omega-3

  1. Omega-3 fatty acids protect the brain

    There’s something REALLY fishy going on right now

    If you love fresh seafood as much as I do, then this month is practically Christmas all over again.

    It's the most wonderful time of the year... for salmon!

    Alaska's salmon season has officially kicked in, which means you'll find fresh, wild-caught fish in your local supermarket. And while just about every type of wild salmon is delicious, my favorite is king salmon.

    It's not just bigger, meatier, and tastier.

    King salmon also has the highest levels of essential omega-3 fatty acids, and new research shows one great reason to load up on this stuff while you can.

    It can save your brain!

    We already know how omega-3 fatty acids can help thin the blood so it flows better. And, of course, these essential oils are also great for boosting mood and memory.

    But the new study takes it to the next level.

    It shows what happens inside the brain itself when you get the omega-3s you need for good health.

    You get an incredible circulation boost, especially in three of the most important regions of your noggin when it comes to learning, mood, and memory.

    Specifically, folks with higher omega-3 levels have better blood flow in an area called the "right parahippocampal gyrus."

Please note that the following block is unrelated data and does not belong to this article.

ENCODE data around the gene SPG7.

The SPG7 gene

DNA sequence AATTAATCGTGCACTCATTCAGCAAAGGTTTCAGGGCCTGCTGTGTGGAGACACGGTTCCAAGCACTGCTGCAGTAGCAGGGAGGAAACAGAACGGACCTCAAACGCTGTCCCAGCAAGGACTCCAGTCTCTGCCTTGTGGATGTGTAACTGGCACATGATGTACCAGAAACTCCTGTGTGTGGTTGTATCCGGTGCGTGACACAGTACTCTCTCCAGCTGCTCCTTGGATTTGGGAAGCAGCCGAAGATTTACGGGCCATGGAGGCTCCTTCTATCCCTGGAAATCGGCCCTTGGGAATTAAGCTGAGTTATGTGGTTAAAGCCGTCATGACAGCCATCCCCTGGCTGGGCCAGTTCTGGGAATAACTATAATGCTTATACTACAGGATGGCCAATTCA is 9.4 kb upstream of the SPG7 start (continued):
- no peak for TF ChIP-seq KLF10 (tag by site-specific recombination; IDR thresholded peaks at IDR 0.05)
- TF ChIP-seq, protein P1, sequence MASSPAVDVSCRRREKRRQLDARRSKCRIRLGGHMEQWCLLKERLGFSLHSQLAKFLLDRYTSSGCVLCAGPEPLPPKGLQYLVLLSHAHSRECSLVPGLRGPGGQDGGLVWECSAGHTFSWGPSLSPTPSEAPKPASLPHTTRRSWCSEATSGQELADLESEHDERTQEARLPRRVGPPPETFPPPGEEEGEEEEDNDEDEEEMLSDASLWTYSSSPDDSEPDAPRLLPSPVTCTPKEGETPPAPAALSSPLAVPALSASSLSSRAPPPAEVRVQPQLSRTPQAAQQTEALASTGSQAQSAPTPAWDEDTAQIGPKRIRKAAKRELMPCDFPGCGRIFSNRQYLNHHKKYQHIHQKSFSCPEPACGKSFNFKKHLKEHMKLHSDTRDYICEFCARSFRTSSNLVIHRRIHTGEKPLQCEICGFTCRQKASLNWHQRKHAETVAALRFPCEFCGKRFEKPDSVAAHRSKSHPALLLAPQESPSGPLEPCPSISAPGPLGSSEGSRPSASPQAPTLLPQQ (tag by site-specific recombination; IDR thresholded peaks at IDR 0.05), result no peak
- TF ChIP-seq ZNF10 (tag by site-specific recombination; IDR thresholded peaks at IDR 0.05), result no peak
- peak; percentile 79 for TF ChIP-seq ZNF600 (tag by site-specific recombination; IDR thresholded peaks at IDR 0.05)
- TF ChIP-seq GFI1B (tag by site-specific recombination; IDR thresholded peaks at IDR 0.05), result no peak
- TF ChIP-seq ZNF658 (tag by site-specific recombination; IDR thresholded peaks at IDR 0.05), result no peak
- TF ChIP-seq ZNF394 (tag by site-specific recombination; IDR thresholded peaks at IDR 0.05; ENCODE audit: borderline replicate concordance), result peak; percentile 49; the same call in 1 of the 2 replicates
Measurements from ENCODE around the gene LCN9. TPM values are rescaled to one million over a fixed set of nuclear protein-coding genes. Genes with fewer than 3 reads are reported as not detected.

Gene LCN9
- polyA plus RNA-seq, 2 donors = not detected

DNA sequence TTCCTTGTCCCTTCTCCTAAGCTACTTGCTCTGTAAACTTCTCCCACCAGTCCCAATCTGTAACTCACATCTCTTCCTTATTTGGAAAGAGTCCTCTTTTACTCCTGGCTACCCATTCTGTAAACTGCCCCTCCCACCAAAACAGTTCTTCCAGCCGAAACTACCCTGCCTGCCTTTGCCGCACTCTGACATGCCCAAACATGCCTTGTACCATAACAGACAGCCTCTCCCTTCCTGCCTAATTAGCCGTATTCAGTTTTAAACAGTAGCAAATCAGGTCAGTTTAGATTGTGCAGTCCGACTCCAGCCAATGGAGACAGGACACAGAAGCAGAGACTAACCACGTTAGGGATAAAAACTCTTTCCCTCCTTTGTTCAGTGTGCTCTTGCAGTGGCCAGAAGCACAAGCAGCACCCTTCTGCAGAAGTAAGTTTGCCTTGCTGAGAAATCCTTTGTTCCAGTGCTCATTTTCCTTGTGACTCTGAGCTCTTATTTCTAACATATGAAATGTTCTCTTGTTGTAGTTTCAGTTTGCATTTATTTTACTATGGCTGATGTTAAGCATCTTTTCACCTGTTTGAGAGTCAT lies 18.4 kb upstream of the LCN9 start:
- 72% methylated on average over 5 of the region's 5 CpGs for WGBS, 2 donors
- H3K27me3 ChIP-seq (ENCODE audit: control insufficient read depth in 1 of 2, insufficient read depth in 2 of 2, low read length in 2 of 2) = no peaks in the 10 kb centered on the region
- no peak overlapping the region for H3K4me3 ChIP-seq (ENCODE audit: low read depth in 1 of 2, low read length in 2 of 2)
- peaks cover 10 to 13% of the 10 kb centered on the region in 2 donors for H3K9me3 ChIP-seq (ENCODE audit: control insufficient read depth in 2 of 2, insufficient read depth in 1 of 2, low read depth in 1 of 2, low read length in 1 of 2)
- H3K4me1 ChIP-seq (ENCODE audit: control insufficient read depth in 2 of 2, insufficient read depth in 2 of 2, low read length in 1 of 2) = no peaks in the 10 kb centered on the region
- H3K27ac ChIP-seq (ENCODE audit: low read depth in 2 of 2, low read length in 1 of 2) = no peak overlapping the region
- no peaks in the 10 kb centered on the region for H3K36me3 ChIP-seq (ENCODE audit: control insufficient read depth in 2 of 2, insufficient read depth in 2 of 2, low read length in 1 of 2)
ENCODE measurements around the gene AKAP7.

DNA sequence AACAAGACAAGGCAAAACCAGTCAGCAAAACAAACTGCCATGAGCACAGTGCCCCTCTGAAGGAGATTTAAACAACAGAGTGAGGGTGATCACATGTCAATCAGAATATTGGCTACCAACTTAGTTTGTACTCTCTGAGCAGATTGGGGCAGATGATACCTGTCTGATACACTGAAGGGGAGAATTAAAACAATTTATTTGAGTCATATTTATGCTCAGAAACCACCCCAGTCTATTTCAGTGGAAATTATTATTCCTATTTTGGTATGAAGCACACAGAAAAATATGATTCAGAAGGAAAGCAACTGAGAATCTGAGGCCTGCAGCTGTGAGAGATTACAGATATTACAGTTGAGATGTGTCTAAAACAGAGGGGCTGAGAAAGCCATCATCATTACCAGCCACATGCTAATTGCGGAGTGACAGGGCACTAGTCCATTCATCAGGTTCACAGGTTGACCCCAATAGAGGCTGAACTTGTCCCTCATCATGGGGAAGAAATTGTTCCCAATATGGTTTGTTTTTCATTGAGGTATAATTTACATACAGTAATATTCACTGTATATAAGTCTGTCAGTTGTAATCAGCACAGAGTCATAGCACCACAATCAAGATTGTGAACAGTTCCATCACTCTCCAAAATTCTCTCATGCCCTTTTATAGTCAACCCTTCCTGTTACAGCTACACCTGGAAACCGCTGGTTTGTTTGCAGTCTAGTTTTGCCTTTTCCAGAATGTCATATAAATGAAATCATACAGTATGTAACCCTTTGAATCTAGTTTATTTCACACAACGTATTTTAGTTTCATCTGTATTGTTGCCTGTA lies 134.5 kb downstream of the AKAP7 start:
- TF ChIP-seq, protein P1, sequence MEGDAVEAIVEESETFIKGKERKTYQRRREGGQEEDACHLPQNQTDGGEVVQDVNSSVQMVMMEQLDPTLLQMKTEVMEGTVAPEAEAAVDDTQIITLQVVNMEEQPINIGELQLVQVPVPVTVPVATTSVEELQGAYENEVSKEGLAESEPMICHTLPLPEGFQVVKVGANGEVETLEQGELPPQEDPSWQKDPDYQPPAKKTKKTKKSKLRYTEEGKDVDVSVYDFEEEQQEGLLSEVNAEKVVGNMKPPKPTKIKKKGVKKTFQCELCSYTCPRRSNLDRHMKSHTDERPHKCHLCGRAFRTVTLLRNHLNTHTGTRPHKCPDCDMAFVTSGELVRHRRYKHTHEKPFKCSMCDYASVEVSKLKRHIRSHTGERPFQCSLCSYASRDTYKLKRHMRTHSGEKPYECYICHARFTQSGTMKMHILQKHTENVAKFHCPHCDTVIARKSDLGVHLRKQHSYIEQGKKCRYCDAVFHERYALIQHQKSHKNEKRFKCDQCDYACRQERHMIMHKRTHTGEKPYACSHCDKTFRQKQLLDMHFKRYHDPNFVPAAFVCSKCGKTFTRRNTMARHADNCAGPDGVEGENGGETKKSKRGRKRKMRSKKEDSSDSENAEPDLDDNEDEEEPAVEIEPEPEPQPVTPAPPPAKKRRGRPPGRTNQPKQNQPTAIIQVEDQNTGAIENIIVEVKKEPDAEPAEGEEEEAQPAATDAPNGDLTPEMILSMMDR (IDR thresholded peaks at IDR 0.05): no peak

That's not exactly a name that gets tossed around at the water cooler.

    But if you DID happen to know that word already, that's exactly the part of the brain you'd rely on to pull it out of your mind and into your mouth to impress your buddies.

    And that's not all.

    The study finds high omega-3s also boost the "right precuneus," where your episodic memory lives.

    That's your ability to remember the "five w's" -- or, the who, what, where, when, and why. It's things you've done, and things that have happened to you.

    High omega-3s even increase blood flow to the "vermis subregion," which is associated with posture and movement.

    How's all that for a mouthful?!

    But here's what may be the most important part of the study in the Journal of Alzheimer's Disease: These folks weren't taking supplements or put onto special diets to increase their omega-3 levels.

    Some simply had naturally higher levels of omega-3 fatty acids -- almost certainly from eating more fatty fish -- while others didn't.

    It shows how the everyday decisions you make about what's on your dinner plate can have a direct effect on your mood and memory... and even play a key role in what disease risks you could face.

    So, eat fatty fish as often as you can, especially this time of year with high-quality salmon so plentiful in the supermarkets.

    And just to make sure you're covered, be sure to consider an omega-3 supplement as well.

  2. Bogus omega-3 supplements headed to shelves

    New scam takes the “fish” out of “fish oil”

    Watch out, folks!

    Always read EVERY ingredient panel carefully, and not just when it comes to your food.

    Keep an eye on your vitamins, too!